Posted on: August 27, 2015 at 11:23 am
Last updated: September 15, 2017 at 4:44 pm

If you strive to avoid gluten but find yourself missing the occasional bowl of pasta, you may find the perfect fix in soba noodles. Made with buckwheat and long used in East Asian cuisine, soba noodles are very easy to prepare and are readily available in Asian markets and grocery stores in larger cities.

Most varieties of gluten-free noodles require constant attention while boiling and leave a gooey mess of cooking water to deal with after. Not with soba. Three to four minutes and they’re ready to go, and unlike grainy whole wheat pasta, soba noodles have a delightfully clean and smooth feel about them.

Though buckwheat isn’t a true grain, it’s an excellent substitute for staples like wheat, corn, and even rice, as it ranks lowest of all common grains and corn on the glycemic scale, which makes it a smart choice for lowering your risk of blood sugar and insulin-related issues.

Buckwheat actually provides more healthy protein than wheat, corn, rice, or millet. It’s also known for its ability to help prevent hypertension by decreasing activity of angiotensin converting enzyme.


A simple way to enjoy the many health benefits of soba noodles is to toss a freshly cooked batch with soy sauce, sesame oil, and green peas. For something a little more elaborate, feel free to give the following recipe a try:

Cold Soba Noodle Salad with Almond Butter Sauce

*Makes six small to medium servings

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1/2 cup roasted almond butter
4 teaspoons tamari
2 tablespoons rice vinegar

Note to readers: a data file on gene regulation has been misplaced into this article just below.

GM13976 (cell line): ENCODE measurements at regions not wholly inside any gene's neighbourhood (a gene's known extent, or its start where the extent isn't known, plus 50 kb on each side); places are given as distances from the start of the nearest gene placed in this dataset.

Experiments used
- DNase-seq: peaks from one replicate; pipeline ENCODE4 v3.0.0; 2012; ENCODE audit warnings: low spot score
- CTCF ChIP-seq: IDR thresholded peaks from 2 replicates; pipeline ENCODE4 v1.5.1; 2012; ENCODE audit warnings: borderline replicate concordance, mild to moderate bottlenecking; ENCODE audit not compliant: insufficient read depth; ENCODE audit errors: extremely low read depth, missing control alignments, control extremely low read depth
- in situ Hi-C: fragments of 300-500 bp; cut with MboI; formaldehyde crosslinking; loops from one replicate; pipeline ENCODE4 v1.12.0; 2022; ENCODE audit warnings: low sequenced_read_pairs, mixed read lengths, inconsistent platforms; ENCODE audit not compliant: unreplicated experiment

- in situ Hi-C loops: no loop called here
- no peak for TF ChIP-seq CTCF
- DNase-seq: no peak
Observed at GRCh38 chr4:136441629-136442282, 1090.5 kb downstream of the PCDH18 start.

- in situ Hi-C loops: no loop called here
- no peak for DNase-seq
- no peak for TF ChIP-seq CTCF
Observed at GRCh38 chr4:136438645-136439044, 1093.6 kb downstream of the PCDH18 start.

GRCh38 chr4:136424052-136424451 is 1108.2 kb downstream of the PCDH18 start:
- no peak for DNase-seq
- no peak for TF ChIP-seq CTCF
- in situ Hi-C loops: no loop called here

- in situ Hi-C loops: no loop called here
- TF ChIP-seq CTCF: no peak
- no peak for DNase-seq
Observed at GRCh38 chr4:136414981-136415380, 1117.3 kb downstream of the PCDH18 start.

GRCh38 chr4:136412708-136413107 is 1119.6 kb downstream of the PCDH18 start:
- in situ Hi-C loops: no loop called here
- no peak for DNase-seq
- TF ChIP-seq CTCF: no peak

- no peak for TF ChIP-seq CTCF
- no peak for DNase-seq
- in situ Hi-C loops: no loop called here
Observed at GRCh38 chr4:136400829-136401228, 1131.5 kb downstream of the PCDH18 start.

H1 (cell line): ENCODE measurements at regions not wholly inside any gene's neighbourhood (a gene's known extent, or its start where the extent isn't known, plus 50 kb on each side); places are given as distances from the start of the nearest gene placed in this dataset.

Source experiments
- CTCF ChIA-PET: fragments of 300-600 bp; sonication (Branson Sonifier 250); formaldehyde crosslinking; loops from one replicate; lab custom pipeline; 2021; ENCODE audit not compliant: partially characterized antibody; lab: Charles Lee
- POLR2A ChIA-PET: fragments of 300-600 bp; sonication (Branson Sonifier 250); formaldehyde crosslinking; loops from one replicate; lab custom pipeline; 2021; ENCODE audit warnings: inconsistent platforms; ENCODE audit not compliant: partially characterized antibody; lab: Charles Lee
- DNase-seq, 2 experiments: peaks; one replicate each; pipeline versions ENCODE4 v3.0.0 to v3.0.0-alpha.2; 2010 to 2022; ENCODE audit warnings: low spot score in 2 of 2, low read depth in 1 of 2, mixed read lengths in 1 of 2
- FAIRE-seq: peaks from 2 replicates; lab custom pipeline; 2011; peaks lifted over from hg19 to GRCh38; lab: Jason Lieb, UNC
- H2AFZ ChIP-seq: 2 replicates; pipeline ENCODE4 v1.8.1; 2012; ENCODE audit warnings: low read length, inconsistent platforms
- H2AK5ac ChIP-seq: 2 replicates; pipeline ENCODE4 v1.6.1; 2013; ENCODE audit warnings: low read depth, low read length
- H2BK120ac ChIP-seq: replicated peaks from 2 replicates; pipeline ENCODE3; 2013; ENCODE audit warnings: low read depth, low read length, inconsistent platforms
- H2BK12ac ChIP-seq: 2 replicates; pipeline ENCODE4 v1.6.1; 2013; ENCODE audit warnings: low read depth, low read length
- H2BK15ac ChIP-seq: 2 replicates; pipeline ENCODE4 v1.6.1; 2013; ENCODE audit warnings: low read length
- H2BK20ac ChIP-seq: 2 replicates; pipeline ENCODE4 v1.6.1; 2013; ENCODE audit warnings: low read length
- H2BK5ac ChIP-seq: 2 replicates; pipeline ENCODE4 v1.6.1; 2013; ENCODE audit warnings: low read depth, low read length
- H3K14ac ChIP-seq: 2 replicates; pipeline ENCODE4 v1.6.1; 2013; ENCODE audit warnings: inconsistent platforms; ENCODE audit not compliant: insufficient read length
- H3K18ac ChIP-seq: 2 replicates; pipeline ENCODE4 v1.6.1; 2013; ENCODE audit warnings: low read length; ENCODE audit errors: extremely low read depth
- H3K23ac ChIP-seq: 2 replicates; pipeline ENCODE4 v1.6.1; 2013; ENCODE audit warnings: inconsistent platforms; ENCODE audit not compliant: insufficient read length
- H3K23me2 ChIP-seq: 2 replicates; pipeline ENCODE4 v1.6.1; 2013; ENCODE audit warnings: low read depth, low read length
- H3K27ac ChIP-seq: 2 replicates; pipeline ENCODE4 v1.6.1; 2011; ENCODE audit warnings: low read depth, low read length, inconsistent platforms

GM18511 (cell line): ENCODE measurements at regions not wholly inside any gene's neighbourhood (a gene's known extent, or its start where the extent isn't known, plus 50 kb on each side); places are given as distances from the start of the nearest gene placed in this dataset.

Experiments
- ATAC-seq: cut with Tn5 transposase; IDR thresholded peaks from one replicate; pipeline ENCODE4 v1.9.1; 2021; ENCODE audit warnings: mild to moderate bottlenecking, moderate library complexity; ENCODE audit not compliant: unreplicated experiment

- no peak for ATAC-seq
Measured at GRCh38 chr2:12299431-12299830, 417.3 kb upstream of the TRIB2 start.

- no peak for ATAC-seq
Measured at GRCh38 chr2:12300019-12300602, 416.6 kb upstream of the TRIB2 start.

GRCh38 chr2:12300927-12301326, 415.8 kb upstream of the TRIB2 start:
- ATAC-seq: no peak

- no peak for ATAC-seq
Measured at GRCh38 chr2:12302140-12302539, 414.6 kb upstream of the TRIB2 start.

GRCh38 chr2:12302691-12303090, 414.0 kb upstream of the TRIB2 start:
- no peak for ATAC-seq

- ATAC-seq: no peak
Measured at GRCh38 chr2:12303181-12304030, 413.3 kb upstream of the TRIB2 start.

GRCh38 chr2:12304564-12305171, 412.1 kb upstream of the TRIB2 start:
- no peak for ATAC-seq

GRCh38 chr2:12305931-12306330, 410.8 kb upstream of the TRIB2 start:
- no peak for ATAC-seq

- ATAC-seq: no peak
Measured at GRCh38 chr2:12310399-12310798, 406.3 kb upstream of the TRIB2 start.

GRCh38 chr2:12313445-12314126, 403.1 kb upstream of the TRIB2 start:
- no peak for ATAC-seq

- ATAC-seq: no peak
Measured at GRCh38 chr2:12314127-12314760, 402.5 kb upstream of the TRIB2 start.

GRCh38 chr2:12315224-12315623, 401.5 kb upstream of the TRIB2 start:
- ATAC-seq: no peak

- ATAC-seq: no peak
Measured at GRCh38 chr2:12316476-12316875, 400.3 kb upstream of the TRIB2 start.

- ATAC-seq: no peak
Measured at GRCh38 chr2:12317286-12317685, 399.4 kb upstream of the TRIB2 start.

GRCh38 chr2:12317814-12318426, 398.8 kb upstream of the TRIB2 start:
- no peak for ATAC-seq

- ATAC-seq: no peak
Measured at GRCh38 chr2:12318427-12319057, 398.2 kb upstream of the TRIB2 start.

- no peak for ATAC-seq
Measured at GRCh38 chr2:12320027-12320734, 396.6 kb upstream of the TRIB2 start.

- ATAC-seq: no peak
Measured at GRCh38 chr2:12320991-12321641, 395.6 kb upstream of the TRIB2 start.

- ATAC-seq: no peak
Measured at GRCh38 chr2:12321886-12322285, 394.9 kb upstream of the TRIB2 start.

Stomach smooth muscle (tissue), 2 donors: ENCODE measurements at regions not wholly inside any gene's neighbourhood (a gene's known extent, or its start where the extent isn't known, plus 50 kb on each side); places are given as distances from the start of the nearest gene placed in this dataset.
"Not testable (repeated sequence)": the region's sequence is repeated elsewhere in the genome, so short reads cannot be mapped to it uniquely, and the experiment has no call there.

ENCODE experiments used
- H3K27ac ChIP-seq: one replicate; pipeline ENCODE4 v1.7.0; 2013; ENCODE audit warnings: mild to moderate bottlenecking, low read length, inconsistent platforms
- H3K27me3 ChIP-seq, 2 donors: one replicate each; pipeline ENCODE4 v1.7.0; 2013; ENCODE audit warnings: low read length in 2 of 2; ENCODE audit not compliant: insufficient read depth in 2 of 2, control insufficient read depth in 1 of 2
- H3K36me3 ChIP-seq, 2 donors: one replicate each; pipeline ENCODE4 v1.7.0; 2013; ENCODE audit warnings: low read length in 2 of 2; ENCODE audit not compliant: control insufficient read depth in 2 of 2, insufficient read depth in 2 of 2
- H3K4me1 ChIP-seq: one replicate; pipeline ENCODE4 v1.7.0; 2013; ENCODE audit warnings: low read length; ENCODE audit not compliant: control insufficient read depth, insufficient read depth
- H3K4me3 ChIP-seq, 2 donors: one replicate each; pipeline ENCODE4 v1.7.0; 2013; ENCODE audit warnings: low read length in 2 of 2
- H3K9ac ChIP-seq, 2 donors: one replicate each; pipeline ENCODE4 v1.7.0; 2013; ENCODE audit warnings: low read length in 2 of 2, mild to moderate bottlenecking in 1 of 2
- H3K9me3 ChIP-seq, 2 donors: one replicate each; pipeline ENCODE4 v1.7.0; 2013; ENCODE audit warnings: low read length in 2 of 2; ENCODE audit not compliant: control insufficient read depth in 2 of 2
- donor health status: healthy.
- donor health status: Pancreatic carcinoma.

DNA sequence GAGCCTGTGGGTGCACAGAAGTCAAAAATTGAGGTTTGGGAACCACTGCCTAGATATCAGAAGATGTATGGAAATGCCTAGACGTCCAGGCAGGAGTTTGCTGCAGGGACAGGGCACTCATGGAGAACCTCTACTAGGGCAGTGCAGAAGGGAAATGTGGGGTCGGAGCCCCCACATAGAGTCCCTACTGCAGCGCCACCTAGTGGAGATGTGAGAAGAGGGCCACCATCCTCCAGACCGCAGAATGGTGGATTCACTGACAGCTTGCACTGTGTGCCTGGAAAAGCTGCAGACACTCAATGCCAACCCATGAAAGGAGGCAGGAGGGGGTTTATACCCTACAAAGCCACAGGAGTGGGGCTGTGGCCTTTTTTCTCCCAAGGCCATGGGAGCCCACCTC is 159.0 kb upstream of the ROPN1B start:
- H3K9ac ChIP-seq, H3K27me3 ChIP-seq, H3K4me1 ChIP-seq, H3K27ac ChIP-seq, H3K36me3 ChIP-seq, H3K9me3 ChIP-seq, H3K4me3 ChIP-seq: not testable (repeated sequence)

2 cloves garlic, minced
1/2 cup water


8 ounces soba (buckwheat) noodles
1 tablespoon toasted sesame oil
1 red and 1 yellow bell pepper, cut into thin julienne strips
3 green onions, thinly sliced
1/4 cup roasted almonds


1. In a medium bowl, combine almond butter, tamari, rice vinegar, and minced garlic. Give everything a good whisk to blend. Add up to 1/2 a cup of water as you whisk to create a rich sauce – you don’t want it to be too thin. Set aside.

2. Cook soba noodles in a pot of boiling water – follow the directions on the package; typically, it only takes about 3 to 4 minutes to cook soba noodles to the al dente stage (somewhat firm with a nice chewy texture). Drain and rinse under cold water, then transfer cooked noodles to a large bowl. Toss cooked noodles with a tablespoon of sesame oil so all noodles have a light coat.

3. Add peppers and green onions to your noodles, along with your almond butter sauce made in step 1. Toss gently to combine.


4. Refrigerate for half an hour before serving. Garnish with roasted almonds (sliced or whole) just before serving.

As you can with any recipe, feel free to add other ingredients to the mix. If you want more of a sweet and crunchy texture, you can include thinly sliced carrots or red beets. For some heat, add some chili powder or flakes to your sauce.

*Based on a similar recipe found in The Nut Butter Cookbook by Robin Robertson

If you have a favourite recipe that calls for Soba or other forms of buckwheat, please consider sharing via the comments section below. Thank you.

This article was republished with permission from Dr. Ben Kim.

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